Health Justice Strategies to Combat the Pandemic: Eliminating Discrimination, Poverty, and Health Disparities During and After COVID-19

50 Pages Posted: 28 Jun 2020 Last revised: 26 May 2023

See all articles by Emily A. Benfer

Emily A. Benfer

George Washington University - Law School

Seema Mohapatra

SMU Dedman School of Law

Lindsay F. Wiley

University of California, Los Angeles (UCLA) - School of Law

Ruqaiijah Yearby

Moritz College of Law, The Ohio State University

Date Written: June 1, 2020

Abstract

Past infectious disease epidemics in the United States and governmental responses to them made it highly predictable that people living in poverty, people of color, and people with disabilities would bear the brunt of the coronavirus pandemic due to discrimination that limits equal access to resources, such as health care, housing, and employment. The COVID-19 pandemic magnified and accelerated the impact of longstanding discrimination and health inequity among historically marginalized groups and low-income populations. Black and Latinx populations have a higher COVID-19 contraction and mortality rate, higher rates of unemployment, less access to health care, and are at higher risk of eviction during the pandemic, among other significant inequities. Without robust and swift government interventions, the impacts of the pandemic will be wide and deep. This article analyzes mechanisms of discrimination and barriers to health in the pandemic setting using the health justice framework to address discrimination and poverty. The health justice framework offers four overarching principles to prevent and eliminate health disparities during and after the COVID-19 pandemic. First, legal and policy responses must address the impacts of discrimination and poverty on the social determinants of health, which in turn threaten to exacerbate the health, financial, and social impacts of a public health emergency on low-income communities, communities of color, and other marginalized communities. Second, interventions mandating healthy behaviors—such as staying at home from work when sick, mask wearing, and minimizing close contacts outside the home—must be accompanied by legal protections, accommodations, and social supports to enable those behaviors while minimizing economic, social, and cultural harms. Third, because emergencies typically exacerbate long-standing and interconnected crises in low-income communities and communities of color, legal and policy responses must address root problems in addition to immediate needs. Fourth, historically marginalized communities must be engaged as leaders in the development of any interventions and the attainment of health justice. To demonstrate the application of the health justice framework and principles, this article focuses upon three pillars that support resilience and equip marginalized communities to withstand the immediate and long-term impacts of the pandemic: health care, housing, and employment. This article explains how health care discrimination is a social determinant of health, how lack of access to health care operated as a barrier to health justice during the COVID-19 pandemic, and applies the health justice framework to address health inequity. Then this article explains how housing and eviction are social determinants of health, how housing discrimination is a barrier to health justice during the COVID-19 pandemic, and suggests way to achieve health justice in housing. Finally, this article discusses how poverty and employment inequity are social determinants of health, how structural discrimination is an accelerator of employment inequity during the COVID-19 pandemic, and suggests how health justice principles can help achieve equity in employment. Ultimately, the framework can be adopted across numerous social determinants of health and structures to ensure the elimination of discrimination, poverty, and poor health among marginalized people during and after the pandemic.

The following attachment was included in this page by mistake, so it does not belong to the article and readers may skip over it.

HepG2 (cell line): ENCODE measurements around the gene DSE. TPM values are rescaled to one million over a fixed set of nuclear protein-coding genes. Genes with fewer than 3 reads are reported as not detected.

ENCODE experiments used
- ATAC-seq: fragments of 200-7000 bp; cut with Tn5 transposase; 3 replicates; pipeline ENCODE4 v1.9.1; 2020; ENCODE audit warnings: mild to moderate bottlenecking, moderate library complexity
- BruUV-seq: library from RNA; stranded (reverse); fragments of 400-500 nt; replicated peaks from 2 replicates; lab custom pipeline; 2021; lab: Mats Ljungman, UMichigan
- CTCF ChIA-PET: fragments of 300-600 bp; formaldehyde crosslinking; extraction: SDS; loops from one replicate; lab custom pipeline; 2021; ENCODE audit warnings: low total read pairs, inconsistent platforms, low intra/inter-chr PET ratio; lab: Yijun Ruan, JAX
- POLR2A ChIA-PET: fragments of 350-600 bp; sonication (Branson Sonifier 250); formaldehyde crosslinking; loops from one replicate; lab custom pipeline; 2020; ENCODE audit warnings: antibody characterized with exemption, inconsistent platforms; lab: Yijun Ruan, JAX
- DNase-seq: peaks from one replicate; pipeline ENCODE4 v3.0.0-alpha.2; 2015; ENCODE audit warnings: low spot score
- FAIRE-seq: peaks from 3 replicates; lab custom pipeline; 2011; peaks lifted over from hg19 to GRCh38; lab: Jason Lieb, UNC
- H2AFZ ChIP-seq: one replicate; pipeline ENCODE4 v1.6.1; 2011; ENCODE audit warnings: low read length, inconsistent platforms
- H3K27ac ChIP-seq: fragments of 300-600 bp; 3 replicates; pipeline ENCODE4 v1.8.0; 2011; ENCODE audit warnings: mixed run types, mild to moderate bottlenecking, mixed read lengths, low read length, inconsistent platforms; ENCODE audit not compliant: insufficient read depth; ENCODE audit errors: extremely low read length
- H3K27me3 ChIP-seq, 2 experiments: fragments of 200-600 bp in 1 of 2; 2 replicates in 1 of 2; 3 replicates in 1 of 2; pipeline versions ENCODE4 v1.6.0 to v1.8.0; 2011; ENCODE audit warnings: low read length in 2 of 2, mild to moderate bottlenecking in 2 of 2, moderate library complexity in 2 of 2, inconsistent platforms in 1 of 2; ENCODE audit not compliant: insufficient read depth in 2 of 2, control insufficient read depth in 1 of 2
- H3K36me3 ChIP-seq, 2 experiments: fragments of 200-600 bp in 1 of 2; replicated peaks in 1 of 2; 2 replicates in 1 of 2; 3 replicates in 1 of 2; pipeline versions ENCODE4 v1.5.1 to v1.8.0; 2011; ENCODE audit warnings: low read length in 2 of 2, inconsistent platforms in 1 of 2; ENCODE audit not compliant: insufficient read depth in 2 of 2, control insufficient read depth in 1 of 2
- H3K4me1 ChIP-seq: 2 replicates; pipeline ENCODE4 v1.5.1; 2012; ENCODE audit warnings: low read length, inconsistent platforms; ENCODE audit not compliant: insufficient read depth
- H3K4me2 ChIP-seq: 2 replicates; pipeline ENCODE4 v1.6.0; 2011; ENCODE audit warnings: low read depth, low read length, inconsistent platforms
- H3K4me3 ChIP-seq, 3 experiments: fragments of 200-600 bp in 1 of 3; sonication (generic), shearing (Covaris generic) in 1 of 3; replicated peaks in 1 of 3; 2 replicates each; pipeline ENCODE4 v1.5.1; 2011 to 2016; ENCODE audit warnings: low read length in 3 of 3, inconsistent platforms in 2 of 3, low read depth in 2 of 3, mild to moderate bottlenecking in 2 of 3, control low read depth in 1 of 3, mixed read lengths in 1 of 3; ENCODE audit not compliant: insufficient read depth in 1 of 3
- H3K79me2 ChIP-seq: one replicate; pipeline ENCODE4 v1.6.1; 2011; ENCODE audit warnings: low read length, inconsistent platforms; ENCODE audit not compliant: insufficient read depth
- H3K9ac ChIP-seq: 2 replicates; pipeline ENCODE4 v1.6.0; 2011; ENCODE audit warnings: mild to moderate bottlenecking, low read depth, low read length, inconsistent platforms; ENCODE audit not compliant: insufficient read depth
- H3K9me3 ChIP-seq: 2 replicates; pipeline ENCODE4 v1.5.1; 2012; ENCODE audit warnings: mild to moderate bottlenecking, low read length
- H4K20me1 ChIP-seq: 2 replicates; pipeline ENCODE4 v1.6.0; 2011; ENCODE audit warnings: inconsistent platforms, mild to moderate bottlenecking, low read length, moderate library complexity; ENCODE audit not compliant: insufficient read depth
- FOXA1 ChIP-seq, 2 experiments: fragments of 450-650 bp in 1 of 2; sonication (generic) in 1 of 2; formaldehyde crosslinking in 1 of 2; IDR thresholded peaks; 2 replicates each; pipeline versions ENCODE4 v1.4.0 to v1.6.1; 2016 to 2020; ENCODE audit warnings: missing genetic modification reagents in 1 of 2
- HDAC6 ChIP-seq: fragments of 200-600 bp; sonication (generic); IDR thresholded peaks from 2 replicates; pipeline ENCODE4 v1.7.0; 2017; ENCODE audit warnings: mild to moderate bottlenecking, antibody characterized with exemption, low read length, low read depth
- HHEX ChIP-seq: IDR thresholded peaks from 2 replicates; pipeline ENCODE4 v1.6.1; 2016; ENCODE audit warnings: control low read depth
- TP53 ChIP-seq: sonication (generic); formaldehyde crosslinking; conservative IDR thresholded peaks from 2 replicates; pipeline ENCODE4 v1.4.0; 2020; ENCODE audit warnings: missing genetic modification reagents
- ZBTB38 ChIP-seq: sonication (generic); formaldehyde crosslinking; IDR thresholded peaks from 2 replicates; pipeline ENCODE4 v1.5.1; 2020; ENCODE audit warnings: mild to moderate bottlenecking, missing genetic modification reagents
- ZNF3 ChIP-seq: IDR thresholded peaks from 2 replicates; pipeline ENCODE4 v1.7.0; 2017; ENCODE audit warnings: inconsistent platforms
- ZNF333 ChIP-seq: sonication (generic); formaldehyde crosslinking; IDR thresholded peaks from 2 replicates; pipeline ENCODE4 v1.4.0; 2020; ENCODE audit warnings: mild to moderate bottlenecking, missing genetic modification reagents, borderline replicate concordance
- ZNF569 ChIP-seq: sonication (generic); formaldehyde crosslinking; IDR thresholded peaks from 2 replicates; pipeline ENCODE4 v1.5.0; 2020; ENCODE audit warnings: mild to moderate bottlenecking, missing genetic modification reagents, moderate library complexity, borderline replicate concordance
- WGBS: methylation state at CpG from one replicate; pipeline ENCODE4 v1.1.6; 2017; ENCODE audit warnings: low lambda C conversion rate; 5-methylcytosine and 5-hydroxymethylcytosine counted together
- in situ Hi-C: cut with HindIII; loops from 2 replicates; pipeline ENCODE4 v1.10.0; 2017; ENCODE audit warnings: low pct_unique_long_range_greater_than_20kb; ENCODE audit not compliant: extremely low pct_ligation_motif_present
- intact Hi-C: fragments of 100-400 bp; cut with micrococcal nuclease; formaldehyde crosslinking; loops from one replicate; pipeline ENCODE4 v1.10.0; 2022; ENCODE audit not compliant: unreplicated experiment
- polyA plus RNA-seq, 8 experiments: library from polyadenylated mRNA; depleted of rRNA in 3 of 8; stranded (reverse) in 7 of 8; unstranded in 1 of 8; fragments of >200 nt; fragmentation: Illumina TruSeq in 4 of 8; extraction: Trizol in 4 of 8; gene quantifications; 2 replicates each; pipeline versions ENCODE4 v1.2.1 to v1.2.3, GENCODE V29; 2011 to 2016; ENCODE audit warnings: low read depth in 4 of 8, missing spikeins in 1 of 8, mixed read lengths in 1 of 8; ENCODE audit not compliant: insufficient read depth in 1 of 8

Keywords: health, COVID, COVID-19, pandemic, coronavirus, health justice, race, racial justice, discrimination, employment, health care, housing, eviction, minority, health disparity, inequality, civil rights

Suggested Citation

Benfer, Emily and Mohapatra, Seema and Wiley, Lindsay Freeman and Yearby, Ruqaiijah, Health Justice Strategies to Combat the Pandemic: Eliminating Discrimination, Poverty, and Health Disparities During and After COVID-19 (June 1, 2020). 19 Yale Journal of Health Policy, Law, and Ethics 122 (2020), Available at SSRN: https://ssrn.com/abstract=3636975 or http://dx.doi.org/10.2139/ssrn.3636975

Emily Benfer (Contact Author)

George Washington University - Law School ( email )

2000 H Street, N.W.
Washington, DC 20052
United States

Seema Mohapatra

SMU Dedman School of Law ( email )

P.O. Box 750116
Dallas, TX 75275
United States

Lindsay Freeman Wiley

University of California, Los Angeles (UCLA) - School of Law ( email )

385 Charles E. Young Dr. East
Room 1242
Los Angeles, CA 90095-1476
United States

Ruqaiijah Yearby

Moritz College of Law, The Ohio State University ( email )

55 West 12th Avenue
Columbus, OH 43210
United States

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